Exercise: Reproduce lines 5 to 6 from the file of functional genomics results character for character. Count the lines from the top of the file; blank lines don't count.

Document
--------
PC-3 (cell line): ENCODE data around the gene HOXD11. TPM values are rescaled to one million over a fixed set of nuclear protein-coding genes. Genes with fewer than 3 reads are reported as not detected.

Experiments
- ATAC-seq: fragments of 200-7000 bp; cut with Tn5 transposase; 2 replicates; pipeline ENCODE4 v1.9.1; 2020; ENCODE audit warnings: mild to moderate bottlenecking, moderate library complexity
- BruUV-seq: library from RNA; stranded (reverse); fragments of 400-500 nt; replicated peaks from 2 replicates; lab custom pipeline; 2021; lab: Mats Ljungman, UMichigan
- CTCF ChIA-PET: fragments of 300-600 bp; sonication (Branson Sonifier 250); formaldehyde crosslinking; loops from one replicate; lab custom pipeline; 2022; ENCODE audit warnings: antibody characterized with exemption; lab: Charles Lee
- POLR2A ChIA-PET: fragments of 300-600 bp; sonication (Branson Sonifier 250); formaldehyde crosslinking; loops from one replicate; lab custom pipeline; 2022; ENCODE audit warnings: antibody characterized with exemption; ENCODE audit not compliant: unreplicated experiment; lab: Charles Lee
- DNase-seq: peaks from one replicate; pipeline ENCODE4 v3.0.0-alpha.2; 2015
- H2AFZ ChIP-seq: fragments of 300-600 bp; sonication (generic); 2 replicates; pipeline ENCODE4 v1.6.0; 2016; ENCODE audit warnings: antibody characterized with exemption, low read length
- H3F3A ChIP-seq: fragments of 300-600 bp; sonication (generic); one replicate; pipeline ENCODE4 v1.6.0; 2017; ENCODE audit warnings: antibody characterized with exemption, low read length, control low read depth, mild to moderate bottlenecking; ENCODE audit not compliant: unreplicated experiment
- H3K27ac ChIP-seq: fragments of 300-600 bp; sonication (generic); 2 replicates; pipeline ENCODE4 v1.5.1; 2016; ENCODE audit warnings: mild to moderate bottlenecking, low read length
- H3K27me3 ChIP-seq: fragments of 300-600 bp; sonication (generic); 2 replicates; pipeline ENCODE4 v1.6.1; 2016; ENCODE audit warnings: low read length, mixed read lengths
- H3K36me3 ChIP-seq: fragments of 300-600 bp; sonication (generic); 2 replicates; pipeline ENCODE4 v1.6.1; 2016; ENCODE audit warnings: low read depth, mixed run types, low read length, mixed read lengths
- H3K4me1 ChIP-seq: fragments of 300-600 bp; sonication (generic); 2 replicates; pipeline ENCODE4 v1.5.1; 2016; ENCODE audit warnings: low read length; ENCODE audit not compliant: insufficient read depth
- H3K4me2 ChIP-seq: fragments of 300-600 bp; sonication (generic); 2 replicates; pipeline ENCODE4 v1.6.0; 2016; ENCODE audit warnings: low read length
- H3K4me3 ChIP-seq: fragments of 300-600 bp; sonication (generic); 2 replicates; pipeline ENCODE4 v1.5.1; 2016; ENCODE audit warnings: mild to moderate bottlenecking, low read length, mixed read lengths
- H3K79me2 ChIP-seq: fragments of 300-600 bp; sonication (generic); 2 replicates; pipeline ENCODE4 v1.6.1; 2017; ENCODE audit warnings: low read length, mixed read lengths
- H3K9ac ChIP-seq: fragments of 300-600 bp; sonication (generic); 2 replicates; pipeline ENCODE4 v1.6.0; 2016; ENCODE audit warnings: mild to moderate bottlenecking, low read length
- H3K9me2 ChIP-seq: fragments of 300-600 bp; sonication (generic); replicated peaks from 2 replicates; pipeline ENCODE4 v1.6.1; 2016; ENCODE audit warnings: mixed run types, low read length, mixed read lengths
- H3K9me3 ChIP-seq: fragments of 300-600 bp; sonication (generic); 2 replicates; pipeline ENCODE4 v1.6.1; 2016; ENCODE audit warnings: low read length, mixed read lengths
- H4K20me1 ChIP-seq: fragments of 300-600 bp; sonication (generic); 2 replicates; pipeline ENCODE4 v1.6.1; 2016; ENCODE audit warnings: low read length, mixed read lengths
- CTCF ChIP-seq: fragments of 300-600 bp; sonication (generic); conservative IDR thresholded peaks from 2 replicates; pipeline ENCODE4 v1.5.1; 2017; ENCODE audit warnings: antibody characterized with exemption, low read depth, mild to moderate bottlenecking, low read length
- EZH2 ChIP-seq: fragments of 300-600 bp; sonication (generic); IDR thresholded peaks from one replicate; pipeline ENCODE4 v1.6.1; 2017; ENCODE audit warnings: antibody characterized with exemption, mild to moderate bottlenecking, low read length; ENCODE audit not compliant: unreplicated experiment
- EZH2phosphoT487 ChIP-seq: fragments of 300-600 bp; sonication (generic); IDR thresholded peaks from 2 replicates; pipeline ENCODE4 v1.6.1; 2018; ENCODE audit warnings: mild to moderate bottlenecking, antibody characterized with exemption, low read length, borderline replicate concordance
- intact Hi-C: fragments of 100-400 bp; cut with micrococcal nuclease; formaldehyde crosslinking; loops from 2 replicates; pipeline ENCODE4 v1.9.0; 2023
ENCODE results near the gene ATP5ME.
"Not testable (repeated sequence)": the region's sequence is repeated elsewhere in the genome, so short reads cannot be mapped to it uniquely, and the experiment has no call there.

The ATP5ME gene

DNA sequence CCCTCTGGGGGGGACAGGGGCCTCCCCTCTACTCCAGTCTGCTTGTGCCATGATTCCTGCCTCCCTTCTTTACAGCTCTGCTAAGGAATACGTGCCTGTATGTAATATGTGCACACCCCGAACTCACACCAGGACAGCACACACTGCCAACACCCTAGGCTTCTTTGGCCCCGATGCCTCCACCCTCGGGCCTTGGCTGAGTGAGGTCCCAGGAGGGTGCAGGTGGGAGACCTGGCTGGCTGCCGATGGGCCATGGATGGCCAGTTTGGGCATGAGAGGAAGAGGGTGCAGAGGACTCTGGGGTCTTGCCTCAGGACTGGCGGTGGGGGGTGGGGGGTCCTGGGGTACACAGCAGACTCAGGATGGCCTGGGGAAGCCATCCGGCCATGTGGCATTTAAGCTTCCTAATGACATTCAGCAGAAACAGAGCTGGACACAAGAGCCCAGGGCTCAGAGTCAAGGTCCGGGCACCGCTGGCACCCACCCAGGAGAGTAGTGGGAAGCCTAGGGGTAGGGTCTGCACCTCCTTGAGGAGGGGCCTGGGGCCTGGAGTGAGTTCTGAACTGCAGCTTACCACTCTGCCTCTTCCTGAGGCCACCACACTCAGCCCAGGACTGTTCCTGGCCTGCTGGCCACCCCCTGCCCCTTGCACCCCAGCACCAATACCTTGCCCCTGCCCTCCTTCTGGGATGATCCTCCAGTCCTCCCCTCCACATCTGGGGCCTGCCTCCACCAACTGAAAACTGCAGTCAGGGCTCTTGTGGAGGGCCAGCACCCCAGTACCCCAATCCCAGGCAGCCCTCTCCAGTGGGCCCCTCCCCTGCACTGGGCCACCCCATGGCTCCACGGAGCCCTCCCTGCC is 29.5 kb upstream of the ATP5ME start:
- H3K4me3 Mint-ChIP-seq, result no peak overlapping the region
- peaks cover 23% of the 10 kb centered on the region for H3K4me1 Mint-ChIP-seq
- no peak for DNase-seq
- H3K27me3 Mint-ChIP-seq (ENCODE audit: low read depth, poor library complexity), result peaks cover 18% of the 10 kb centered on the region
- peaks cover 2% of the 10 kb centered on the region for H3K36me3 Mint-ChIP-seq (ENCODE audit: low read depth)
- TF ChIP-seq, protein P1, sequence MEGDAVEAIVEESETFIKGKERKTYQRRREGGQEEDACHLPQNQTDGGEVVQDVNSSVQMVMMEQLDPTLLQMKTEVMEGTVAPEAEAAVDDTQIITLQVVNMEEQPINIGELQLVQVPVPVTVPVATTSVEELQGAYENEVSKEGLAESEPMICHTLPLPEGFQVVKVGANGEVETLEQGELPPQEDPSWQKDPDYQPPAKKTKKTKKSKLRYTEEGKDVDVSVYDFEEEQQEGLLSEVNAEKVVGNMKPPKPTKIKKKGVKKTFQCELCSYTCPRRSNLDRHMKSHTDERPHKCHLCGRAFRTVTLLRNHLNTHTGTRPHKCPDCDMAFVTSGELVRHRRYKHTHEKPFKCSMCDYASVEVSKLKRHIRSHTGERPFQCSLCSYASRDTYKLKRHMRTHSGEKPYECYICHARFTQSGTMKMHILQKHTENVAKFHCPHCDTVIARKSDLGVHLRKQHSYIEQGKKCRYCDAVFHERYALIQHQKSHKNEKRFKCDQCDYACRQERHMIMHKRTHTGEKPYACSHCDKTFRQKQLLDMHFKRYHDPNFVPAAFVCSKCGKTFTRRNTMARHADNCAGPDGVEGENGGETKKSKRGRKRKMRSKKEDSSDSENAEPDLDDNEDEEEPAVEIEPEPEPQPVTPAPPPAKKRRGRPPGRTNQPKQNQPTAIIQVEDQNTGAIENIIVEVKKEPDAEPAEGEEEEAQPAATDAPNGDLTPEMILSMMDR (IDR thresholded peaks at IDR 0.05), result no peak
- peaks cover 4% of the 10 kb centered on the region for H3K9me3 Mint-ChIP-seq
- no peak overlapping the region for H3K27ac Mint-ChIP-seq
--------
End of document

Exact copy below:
- CTCF ChIA-PET: fragments of 300-600 bp; sonication (Branson Sonifier 250); formaldehyde crosslinking; loops from one replicate; lab custom pipeline; 2022; ENCODE audit warnings: antibody characterized with exemption; lab: Charles Lee
- POLR2A ChIA-PET: fragments of 300-600 bp; sonication (Branson Sonifier 250); formaldehyde crosslinking; loops from one replicate; lab custom pipeline; 2022; ENCODE audit warnings: antibody characterized with exemption; ENCODE audit not compliant: unreplicated experiment; lab: Charles Lee